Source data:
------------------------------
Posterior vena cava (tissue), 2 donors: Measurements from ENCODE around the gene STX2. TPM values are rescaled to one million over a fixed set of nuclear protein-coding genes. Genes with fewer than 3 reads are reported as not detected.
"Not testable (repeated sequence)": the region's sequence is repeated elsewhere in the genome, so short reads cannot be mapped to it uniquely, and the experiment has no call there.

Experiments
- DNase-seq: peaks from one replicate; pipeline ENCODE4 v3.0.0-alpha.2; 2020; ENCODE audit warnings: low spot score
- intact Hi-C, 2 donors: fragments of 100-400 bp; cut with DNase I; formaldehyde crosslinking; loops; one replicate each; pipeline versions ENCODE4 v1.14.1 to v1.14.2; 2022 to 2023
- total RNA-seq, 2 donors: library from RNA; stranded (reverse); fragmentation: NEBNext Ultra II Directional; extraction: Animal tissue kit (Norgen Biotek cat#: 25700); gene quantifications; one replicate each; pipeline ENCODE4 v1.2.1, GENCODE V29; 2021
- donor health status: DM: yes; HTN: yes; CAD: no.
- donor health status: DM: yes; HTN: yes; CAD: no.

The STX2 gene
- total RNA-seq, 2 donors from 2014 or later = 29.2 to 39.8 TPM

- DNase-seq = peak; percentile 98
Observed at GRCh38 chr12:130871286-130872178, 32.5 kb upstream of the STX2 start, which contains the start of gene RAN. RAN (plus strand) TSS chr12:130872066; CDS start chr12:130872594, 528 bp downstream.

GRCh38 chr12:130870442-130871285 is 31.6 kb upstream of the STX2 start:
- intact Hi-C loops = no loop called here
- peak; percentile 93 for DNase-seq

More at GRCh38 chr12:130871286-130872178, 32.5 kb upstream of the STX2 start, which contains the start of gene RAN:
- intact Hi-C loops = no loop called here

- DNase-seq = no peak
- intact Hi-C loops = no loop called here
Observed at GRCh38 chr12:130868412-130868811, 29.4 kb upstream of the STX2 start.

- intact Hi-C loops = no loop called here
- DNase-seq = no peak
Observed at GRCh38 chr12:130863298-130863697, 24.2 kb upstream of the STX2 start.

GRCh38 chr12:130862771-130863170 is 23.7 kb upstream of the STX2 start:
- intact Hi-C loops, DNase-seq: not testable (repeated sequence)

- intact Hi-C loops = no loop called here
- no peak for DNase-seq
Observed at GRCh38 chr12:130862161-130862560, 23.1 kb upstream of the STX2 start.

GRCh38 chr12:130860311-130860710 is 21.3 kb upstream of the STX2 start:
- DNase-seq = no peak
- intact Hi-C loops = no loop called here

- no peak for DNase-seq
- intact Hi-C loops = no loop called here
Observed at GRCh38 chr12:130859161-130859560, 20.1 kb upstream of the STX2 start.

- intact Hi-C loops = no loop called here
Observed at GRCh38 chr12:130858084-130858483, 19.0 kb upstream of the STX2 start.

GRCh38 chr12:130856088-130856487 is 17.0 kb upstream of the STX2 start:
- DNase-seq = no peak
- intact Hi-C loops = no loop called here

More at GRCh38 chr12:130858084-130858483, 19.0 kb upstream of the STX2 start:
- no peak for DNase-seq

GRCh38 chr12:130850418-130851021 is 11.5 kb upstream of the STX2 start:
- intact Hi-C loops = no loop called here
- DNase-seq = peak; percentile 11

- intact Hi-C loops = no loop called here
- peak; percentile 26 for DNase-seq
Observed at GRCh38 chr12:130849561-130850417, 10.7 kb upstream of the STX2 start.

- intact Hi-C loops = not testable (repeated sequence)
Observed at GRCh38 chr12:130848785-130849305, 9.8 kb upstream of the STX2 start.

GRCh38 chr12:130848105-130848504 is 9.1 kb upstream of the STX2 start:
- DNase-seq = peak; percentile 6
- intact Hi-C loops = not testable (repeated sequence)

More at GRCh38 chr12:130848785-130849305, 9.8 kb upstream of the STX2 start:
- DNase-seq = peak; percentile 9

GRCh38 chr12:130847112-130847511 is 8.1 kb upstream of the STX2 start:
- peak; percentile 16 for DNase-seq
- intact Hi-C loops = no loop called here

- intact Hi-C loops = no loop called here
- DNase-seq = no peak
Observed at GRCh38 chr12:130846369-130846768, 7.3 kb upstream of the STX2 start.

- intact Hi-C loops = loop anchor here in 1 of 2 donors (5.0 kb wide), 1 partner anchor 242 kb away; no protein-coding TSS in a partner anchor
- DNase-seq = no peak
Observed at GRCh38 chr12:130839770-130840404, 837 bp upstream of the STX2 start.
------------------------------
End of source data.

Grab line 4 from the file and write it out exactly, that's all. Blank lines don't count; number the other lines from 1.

- DNase-seq: peaks from one replicate; pipeline ENCODE4 v3.0.0-alpha.2; 2020; ENCODE audit warnings: low spot score